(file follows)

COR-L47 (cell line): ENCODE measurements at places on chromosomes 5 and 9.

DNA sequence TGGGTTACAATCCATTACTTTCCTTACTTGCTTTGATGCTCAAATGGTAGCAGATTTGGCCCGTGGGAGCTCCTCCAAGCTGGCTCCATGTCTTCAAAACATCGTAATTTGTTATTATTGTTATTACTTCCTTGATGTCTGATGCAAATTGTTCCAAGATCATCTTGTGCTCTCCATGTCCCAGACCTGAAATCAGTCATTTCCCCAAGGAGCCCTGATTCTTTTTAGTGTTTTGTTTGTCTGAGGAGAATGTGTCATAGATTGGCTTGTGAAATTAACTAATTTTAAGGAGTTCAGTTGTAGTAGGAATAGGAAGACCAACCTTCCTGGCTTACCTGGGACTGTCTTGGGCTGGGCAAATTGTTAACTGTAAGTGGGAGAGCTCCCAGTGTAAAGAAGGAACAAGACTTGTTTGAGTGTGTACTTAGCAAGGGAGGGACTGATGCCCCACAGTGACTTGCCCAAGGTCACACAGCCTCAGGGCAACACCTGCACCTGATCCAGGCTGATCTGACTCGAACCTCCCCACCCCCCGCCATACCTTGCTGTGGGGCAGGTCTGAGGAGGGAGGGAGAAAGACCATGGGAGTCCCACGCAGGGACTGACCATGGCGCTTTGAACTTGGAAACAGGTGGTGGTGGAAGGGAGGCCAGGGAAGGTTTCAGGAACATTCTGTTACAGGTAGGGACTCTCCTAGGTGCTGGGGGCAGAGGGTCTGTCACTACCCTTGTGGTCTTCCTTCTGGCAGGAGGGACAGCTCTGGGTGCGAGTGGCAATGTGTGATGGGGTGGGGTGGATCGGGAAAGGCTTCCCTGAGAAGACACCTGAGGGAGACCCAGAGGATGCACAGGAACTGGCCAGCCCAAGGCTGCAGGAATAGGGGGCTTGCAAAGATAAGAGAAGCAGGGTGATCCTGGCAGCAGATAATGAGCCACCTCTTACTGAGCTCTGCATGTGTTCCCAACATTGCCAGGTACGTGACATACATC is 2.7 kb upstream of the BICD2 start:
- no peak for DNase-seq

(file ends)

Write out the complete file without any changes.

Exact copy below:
COR-L47 (cell line): ENCODE measurements at places on chromosomes 5 and 9.

DNA sequence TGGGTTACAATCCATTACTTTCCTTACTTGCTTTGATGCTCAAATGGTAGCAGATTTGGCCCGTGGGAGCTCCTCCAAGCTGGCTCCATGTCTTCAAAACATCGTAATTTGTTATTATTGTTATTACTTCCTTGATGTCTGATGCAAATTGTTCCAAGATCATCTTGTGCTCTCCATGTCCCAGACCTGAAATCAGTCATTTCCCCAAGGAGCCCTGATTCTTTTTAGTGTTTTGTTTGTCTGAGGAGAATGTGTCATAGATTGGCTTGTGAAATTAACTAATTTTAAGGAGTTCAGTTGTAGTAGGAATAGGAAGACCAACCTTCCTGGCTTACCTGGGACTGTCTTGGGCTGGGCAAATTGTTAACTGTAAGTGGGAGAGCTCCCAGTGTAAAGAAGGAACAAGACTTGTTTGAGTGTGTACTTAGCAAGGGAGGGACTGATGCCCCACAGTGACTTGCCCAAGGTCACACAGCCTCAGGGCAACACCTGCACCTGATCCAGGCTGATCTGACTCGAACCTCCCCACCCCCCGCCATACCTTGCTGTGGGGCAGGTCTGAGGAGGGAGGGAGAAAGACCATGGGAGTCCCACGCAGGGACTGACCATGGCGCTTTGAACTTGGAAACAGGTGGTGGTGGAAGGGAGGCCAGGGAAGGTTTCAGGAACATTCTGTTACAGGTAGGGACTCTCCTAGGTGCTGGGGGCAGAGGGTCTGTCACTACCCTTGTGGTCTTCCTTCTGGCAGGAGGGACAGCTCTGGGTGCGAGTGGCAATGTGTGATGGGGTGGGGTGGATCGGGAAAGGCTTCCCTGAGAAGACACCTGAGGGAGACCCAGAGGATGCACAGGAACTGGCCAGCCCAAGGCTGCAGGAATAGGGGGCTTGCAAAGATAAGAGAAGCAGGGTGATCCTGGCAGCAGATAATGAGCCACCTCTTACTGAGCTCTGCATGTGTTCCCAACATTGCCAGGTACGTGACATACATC is 2.7 kb upstream of the BICD2 start:
- no peak for DNase-seq